The mid-'90s, when top 40 began its comeback, were dotted with hits from acts that just a few years earlier would have had trouble getting past triple A radio-Melissa Etheridge, Shawn Colvin, Dogs Eye View. But even when modern AC exploded, there was no restitution made to those artists who had been making similar, equally appealing records a few years earlier. Mary Chapin Carpenter, who had ended up country only because modern AC didn't exist in 1989, never became a pop artist. "Here's Where the Story Ends" by the Sundays may have anticipated the sound of modern AC, but it never got played there.
Mid-'90s modern AC and top 40 couldn't go back for the records they missed, in part, because there was so much new product coming out in a similar vein. Top 40 has stunned the world by accommodating the Lumineers and Ed Sheeran. But there's already a queue of recent indie and/or alternative hits. And at this moment, it seems like anything goes. Could the Black Keys' "Little Black Submarines" go to pop? Nine months ago, it barely seemed to belong at alternative.
So it's unlikely that either labels or PDs will seek out those songs that top 40 missed during the past few years. But they undoubtedly exist. Some got as far as Adult Top 40 but never seemed like Mainstream candidates. Others were hits all over the world, but would have been tough sells for top 40 at the time. Now, they wouldn't even be the most eclectic songs on the radio. And some, like Lana Del Rey's "Video Games," were probably no more than a month or two ahead of their time. And, no, not all of them actually have banjo, but they're all quirky pop of some sort.
Florence & the Machine, "Dog Days Are Over": If you're an adult top 40 programmer, it did cross to pop, of course. With the combination of hot AC, alternative and various synchs, it's already as big as a song can be without top 40 airplay-something I've seen borne out in music testing recently.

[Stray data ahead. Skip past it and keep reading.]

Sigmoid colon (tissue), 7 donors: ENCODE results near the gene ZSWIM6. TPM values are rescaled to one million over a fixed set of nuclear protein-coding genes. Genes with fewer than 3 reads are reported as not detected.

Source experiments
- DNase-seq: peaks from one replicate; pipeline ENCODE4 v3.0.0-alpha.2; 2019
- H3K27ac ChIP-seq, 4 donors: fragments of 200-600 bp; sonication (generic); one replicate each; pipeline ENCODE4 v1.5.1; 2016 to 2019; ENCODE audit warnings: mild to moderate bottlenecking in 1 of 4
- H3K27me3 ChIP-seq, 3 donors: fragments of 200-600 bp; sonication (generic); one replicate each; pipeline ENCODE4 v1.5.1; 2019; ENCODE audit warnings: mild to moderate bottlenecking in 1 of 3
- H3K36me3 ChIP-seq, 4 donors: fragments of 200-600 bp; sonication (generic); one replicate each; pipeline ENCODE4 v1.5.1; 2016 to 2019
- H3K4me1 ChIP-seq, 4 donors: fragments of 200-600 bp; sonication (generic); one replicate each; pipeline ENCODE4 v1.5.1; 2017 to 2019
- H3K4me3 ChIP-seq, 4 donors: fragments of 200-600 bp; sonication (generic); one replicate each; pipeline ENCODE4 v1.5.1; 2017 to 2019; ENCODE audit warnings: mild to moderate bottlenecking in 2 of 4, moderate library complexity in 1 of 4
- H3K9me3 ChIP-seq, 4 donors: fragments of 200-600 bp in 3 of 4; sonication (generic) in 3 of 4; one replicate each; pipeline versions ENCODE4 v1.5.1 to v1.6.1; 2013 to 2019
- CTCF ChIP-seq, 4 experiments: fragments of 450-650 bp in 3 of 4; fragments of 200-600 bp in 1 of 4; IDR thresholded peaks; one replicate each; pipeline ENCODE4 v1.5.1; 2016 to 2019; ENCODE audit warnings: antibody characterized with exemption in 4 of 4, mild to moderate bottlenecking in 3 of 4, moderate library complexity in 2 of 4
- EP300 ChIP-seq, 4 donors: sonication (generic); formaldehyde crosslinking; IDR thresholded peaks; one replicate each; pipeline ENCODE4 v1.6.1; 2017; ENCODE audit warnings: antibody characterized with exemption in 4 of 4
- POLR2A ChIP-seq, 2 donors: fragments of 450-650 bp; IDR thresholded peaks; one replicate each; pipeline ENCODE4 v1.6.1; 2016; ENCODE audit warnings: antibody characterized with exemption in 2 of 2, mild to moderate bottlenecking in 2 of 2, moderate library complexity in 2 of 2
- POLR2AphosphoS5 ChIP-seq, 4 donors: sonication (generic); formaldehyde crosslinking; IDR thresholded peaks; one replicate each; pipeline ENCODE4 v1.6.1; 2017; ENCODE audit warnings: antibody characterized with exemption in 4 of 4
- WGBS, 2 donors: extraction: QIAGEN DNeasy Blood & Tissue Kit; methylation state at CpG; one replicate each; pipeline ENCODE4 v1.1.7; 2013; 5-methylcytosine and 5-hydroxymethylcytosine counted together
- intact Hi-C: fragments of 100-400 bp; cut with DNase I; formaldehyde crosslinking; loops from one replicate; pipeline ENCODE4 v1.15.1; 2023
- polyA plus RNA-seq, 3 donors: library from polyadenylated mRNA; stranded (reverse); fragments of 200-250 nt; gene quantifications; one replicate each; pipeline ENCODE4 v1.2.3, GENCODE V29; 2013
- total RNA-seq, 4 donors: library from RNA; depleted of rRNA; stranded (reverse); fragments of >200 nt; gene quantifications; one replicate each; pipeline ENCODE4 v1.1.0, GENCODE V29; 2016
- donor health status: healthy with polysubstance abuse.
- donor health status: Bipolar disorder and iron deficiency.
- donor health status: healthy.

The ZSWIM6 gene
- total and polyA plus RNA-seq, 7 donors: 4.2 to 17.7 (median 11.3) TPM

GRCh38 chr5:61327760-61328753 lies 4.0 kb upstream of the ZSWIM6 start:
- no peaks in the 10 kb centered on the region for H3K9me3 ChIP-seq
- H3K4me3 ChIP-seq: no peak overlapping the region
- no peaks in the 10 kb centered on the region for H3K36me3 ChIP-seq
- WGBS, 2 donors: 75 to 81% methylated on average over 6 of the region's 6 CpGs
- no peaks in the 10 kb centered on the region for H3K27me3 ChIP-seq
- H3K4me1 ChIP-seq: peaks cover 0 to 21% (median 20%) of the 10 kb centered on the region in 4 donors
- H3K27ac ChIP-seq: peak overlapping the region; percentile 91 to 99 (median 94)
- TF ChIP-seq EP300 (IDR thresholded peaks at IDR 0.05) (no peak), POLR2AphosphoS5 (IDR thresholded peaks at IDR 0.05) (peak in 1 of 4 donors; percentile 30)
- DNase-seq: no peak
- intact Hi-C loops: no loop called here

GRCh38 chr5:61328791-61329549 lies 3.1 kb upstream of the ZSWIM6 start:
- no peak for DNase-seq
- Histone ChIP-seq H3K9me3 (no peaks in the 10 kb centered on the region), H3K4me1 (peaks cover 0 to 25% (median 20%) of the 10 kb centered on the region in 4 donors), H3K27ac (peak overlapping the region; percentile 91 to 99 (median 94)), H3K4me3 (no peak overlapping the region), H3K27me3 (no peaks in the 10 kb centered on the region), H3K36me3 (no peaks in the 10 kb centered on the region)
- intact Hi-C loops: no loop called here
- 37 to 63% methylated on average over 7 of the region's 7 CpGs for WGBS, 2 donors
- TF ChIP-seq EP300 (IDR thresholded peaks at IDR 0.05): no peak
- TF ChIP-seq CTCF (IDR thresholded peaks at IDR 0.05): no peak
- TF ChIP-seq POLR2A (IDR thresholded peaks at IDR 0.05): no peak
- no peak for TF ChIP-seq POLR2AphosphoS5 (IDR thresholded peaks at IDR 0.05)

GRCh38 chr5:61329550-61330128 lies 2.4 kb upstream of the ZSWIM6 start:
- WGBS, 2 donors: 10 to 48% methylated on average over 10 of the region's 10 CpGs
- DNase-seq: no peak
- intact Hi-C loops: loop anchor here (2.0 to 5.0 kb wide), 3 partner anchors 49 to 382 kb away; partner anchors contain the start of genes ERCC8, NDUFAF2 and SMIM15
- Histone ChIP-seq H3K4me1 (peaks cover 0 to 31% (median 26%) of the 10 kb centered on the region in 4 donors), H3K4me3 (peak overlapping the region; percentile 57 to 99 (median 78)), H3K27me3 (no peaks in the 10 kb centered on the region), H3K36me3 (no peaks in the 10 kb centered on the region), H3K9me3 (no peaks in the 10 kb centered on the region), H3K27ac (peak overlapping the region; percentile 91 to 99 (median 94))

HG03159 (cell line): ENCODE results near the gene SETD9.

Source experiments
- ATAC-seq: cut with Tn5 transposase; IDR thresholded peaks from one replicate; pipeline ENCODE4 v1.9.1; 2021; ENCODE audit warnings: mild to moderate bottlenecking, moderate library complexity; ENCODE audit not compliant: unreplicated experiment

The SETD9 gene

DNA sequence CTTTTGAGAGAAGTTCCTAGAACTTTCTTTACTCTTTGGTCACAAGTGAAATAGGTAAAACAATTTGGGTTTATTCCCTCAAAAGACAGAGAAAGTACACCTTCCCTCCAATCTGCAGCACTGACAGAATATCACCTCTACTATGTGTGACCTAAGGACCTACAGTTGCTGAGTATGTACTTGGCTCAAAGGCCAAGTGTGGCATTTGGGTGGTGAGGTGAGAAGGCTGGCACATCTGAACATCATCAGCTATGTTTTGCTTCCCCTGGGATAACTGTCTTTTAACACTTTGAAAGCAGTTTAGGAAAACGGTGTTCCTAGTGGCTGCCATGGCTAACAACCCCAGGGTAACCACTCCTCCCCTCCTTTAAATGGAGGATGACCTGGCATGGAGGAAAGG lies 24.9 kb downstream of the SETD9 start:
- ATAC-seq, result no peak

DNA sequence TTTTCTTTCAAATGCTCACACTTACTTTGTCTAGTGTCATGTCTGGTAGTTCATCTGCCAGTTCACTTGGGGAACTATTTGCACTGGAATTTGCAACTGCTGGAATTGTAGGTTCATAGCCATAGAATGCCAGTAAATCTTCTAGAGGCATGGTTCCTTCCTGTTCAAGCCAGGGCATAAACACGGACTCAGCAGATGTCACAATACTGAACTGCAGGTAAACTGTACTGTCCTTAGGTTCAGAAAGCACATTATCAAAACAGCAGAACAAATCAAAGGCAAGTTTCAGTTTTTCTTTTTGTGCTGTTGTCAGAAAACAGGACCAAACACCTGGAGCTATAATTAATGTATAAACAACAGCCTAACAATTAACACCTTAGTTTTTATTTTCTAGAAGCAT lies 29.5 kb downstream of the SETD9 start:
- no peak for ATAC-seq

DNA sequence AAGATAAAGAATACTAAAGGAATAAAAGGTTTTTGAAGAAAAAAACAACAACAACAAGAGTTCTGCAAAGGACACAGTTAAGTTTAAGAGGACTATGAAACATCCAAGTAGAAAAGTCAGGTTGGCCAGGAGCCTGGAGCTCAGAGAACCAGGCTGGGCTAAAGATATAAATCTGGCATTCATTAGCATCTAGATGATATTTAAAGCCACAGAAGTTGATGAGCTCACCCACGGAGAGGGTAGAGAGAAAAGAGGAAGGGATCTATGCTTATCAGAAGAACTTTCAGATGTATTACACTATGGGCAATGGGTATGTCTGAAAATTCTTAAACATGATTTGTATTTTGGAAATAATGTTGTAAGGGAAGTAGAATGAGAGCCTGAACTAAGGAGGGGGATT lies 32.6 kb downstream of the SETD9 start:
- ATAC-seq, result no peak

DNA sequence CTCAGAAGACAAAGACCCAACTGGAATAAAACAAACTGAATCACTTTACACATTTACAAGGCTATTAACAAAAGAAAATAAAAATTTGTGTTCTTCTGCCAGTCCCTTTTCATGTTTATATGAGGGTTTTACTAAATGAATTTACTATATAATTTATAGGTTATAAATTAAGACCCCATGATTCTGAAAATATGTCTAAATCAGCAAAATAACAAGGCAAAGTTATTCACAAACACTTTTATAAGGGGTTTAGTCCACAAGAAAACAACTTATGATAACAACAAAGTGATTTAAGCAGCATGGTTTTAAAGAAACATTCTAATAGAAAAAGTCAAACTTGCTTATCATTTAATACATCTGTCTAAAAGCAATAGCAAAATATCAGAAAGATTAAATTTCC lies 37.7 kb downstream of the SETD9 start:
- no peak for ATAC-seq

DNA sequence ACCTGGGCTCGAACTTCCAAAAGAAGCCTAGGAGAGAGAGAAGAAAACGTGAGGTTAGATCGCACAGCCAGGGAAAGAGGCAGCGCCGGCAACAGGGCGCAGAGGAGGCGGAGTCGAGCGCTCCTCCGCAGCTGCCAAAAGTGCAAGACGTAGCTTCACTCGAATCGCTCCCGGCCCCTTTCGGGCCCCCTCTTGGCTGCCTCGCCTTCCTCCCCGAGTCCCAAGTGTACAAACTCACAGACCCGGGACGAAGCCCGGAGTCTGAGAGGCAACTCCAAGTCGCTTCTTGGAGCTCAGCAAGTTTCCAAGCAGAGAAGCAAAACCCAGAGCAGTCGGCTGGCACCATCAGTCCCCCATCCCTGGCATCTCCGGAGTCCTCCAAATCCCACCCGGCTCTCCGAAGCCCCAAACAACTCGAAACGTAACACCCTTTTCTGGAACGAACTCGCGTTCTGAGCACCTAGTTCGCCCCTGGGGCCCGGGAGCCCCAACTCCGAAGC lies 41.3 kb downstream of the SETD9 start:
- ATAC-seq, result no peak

MGMT, "Electric Feel": A top 40 smash in various places around the world, it wasn't even a big alternative hit here. And given MGMT's effective decision to alienate alternative radio on its next album, it probably had no interest in going to top 40 with this song.
Brooke Fraser, "Something in the Water": A Down Under hit that spread across Europe during the following year, the best it could manage here was an indie label release to noncommercial triple A. Now, Phillip Phillips' "Home" has already made the "tent revival" feeling of Fraser's hit familiar at radio.
The Naked & Famous, "Young Blood": If its successful run at alternative had happened about four months later, it would either have crossed to top 40 or perhaps be in the queue now (like AWOLNATION's "Sail"). Its pop potential is borne out by 3,000 spins to date at modern-leaning AC KLCK (Click FM) Seattle.
Fitz & the Tantrums, "Money Grabber"; Aloe Blacc, "I Need A Dollar": Before "Rolling in the Deep," it seemed like the Amy Winehouse/Duffy formula of '60s soul and today's snarkiness had fulfilled its quota twice over. Now, it's a river running soul deep. Fitz is already warmed up by Hot AC here. "I Need a Dollar" has U.S. synchs, plus an international track record.
Ray LaMontagne, "Trouble" : It showed up pretty quickly on "American Idol," back when that show, pre-"Glee," was the indicator of how quickly a non-radio song had infiltrated the mainstream. Since then, both song and artist have maintained a place on triple A. And if you played it after "The A Team," you'd actually be picking up the tempo.
Empire of the Sun, "Walking on a Dream": Time and musical trends had to catch up with "Trouble." "Walking" would have sounded just fine on the radio in 2009 when it was (yes, you guessed it) a top 40 hit worldwide. Never on top 40's radar, this was one of those records that your kids seemed to know somehow.
Muse, "Undisclosed Desires" : It went to Hot AC, but never picked up enough top spin for top 40. If top 40 finally acknowledges Muse with "Madness" (and so far, PDs are taking their time), this would still sound great.
Tegan & Sara, "Walking With A Ghost": In 2004, it was still a little to the left of even Alternative's more true.alt stations. Even then, however, it still had the feel of a hit record--the repetition, the power-chords--and a 2:30 running time. It just wasn't living in the right neighborhood. Now the duo regularly have Canadian hits, both by themselves and in collaboration with dance DJ/producers.
To this list, reader and frequent contributor Thomas Smith also adds Edward Sharpe & the Magnetic Zeros' "Home," One eskimO's "Kandi," "Falling Slowly" from "Once," and Old Crow Medicine Show's "Wagon Wheel"-the latter successfully brought to country by Darius Rucker. So, what's your list? Email me ( firstname.lastname@example.org).